The appeal of Oakley’s “Romance of the Founding of the State of Liberty Spiritual” was based in part on her un­conventional representation of William Penn. Americans were accustomed to seeing William Penn depicted as a mature Quaker in the process of making a treaty with the Indians. The icon of this historic mo­ment was painted by Benjamin West in 1771 and remained the model for painters well into the twentieth century. In the senate chamber in Harrisburg, Abbey added another version of Penn’s Treaty and painted Penn as an allegorical figure in The Apotheosis of Pennsylvania. Oakley chose to picture the key moments of Penn’s youth in England which had never before been portrayed.

Oakley began her history of the ideas that shaped Penn’s concept of religious freedom a century earlier than the found­ing of Pennsylvania, with William Tyndale’s unauthor­ized English translation of the New Testament in 1525 and the subsequent burning of his books at Oxford. She chroni­cled the martyrdom of Tyndale in 1536, the condemnation of Anne Askew as a heretic in 1546 and the climax of intoler­ance in the Civil War of 1646. Oakley believed that these epoch-making events had inspired Penn to establish a haven of religious tolerance in America. She introduced Penn as a mystical young man studying at Oxford, and showed his arrest, trial and imprisonment in Newgate, during which he wrote The Great Case of Liberty of Con­science, destined to change the world forever. Despairing of justice in England, Penn bade farewell to the Friends. Oakley concluded with a depiction of a melancholy Penn at the prow of his ship Welcome, gazing into the future as he sailed to the land that would bear his name.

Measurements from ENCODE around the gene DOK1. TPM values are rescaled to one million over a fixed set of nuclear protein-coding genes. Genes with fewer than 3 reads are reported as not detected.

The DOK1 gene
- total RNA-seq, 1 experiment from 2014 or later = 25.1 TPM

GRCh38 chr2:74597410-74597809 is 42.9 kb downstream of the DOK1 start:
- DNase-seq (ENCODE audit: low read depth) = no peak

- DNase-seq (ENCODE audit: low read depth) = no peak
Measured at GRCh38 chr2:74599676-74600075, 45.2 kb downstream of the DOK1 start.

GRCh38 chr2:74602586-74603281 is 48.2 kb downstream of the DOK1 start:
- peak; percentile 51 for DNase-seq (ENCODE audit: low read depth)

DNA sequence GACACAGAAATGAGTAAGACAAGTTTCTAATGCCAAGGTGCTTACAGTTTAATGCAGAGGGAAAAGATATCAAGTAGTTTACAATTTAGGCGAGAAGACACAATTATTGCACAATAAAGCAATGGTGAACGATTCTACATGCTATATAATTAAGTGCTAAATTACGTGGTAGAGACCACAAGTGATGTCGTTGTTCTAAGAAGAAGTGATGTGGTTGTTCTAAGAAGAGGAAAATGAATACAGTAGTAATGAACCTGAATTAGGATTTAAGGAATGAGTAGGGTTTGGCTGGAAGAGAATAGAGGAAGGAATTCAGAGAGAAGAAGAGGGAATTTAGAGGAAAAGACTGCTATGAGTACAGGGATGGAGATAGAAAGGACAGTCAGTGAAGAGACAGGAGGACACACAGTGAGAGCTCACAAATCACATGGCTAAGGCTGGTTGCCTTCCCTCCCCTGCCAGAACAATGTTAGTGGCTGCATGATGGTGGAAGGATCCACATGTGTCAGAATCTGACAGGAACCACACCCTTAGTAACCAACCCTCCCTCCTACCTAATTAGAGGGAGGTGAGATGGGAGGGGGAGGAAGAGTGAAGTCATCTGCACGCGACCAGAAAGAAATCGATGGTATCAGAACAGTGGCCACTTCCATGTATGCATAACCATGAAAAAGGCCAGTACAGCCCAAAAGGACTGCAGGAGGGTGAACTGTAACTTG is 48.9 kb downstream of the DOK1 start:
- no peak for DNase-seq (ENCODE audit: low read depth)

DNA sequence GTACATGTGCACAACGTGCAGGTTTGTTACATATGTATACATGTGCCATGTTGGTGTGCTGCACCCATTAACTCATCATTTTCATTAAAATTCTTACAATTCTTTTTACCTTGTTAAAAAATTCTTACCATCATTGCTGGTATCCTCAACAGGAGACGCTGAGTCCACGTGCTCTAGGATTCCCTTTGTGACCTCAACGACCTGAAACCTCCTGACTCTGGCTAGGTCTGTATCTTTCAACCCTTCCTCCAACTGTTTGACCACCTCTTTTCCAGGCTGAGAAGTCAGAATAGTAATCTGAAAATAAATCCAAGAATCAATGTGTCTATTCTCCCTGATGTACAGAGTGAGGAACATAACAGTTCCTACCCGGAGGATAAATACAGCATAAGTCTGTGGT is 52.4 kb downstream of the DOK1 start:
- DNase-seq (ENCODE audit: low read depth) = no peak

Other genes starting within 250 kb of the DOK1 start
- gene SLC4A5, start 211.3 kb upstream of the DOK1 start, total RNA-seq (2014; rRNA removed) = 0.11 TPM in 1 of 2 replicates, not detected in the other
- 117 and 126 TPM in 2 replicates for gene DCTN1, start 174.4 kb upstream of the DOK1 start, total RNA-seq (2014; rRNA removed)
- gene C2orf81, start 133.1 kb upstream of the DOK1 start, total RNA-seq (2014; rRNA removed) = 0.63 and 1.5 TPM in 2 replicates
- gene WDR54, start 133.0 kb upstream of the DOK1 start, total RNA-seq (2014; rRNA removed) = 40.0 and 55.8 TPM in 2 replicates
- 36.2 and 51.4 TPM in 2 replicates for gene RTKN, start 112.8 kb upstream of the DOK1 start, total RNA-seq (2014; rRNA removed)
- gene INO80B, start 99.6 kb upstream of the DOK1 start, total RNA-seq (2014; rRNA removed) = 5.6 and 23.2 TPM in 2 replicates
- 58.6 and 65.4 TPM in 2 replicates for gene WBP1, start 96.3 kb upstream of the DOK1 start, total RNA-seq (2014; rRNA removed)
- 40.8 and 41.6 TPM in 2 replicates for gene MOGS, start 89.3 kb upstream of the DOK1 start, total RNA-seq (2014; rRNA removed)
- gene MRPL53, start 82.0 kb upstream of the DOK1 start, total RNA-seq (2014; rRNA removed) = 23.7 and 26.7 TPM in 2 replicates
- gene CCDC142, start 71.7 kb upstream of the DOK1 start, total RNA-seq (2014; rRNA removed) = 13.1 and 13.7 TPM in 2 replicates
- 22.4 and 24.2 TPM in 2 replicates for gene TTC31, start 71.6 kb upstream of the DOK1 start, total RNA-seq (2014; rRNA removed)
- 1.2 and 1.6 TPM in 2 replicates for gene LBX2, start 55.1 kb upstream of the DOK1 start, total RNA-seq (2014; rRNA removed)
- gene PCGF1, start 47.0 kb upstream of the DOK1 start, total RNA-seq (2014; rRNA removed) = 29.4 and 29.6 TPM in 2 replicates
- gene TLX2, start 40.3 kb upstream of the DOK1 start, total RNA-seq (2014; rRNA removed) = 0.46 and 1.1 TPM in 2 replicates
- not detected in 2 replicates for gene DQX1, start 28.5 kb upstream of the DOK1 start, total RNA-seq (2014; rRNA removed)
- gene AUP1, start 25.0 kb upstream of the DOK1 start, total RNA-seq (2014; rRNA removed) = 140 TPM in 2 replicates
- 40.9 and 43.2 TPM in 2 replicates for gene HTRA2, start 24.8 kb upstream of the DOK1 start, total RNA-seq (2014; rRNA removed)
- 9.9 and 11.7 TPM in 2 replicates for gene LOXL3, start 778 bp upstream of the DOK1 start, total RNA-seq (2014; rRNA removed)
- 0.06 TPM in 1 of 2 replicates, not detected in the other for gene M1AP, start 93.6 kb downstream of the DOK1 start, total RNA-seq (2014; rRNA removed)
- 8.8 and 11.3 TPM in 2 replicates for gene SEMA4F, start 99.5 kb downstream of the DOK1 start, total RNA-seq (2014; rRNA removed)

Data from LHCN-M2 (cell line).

In order to make the mural series authentic, Oakley jour­neyed to England to study the life of Penn at Oxford and to examine the places where he studied, preached and was held prisoner. The muralist was the historian of the people and Oakley insisted that the architecture, costumes, fur­nishings, each detail of her compositions be historically accurate. She captioned each panel in the manner of illustrations, with scrolls of manu­script in the style of Howard Pyle. In a brief journey around the room, the viewer could learn the history of the princi­ples on which the Common­wealth of Pennsylvania was founded.